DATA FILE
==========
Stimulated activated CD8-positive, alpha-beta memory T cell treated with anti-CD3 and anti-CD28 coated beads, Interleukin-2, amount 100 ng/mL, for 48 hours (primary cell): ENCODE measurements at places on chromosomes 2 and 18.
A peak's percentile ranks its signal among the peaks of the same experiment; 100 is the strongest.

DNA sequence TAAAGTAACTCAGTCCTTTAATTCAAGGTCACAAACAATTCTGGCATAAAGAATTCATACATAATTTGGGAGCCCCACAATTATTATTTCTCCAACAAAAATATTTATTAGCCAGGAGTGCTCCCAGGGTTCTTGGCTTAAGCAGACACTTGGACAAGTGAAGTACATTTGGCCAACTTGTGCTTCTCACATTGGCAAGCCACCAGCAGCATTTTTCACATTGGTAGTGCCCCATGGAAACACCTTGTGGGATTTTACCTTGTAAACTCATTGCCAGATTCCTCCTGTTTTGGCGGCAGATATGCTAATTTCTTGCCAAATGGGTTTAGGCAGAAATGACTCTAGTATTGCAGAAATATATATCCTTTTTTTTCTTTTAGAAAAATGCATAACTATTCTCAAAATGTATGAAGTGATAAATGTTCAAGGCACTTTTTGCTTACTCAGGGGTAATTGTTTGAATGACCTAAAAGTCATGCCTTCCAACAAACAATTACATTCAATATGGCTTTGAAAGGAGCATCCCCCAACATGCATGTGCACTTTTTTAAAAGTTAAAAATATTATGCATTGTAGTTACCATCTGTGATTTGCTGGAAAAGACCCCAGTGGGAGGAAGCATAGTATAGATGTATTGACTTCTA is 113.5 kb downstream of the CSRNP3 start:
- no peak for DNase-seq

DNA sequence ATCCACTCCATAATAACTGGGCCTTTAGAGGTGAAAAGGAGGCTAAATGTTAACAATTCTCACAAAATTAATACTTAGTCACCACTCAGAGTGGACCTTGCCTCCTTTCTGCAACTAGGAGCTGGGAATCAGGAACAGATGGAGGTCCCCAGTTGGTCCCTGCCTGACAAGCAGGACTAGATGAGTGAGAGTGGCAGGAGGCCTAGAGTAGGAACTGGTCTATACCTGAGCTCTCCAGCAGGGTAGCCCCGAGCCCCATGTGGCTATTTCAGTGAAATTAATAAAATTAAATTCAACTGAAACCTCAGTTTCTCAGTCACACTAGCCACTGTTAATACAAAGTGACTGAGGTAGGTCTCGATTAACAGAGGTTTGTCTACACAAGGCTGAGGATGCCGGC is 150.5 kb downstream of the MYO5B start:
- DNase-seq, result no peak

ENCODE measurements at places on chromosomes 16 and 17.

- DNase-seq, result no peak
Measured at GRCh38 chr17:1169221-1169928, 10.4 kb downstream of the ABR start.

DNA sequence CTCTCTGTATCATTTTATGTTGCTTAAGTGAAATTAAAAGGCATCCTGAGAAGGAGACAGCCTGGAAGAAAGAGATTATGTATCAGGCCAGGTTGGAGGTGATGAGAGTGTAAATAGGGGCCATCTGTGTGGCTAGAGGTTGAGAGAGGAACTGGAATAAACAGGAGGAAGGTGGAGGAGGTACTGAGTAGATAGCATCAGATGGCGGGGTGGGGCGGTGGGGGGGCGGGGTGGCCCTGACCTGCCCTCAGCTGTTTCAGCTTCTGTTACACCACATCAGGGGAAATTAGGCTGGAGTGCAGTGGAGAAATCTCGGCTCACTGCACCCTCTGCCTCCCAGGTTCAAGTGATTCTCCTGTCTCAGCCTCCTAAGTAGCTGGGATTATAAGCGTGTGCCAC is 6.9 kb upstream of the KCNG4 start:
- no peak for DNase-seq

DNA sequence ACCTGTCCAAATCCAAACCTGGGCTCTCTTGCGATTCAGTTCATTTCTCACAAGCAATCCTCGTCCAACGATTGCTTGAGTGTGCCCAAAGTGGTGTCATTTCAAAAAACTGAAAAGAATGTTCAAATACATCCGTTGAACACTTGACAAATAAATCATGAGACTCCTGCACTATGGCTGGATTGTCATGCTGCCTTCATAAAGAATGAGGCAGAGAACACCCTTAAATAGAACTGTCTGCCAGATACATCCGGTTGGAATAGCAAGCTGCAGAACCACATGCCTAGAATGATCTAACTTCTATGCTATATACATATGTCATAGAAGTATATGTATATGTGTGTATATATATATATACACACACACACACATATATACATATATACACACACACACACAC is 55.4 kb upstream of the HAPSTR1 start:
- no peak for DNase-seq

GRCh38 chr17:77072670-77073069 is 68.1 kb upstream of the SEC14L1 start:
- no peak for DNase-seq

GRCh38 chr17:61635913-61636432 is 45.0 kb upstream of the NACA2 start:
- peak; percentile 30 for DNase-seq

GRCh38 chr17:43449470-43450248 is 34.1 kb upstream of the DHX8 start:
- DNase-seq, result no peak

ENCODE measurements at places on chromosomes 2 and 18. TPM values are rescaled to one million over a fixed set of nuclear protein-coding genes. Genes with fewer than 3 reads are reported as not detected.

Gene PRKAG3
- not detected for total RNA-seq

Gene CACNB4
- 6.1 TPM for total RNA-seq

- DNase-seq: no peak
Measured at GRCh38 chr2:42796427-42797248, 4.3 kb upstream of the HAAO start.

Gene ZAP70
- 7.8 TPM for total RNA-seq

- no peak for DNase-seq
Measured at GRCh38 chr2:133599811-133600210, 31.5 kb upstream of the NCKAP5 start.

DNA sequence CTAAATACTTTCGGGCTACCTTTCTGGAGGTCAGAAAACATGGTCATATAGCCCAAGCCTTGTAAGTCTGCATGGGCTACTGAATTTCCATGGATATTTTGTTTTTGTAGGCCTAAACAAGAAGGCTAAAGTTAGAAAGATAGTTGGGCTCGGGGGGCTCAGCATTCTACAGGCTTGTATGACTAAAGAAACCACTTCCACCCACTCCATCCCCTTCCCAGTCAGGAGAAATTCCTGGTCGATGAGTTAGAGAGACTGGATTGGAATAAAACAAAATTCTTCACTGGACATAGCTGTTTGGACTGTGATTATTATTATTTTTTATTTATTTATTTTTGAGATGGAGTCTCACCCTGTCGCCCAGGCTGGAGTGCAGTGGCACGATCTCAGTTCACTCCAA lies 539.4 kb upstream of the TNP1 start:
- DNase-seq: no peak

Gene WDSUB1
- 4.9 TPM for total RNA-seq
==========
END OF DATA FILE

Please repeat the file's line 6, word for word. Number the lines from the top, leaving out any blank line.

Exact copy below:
- DNase-seq, result no peak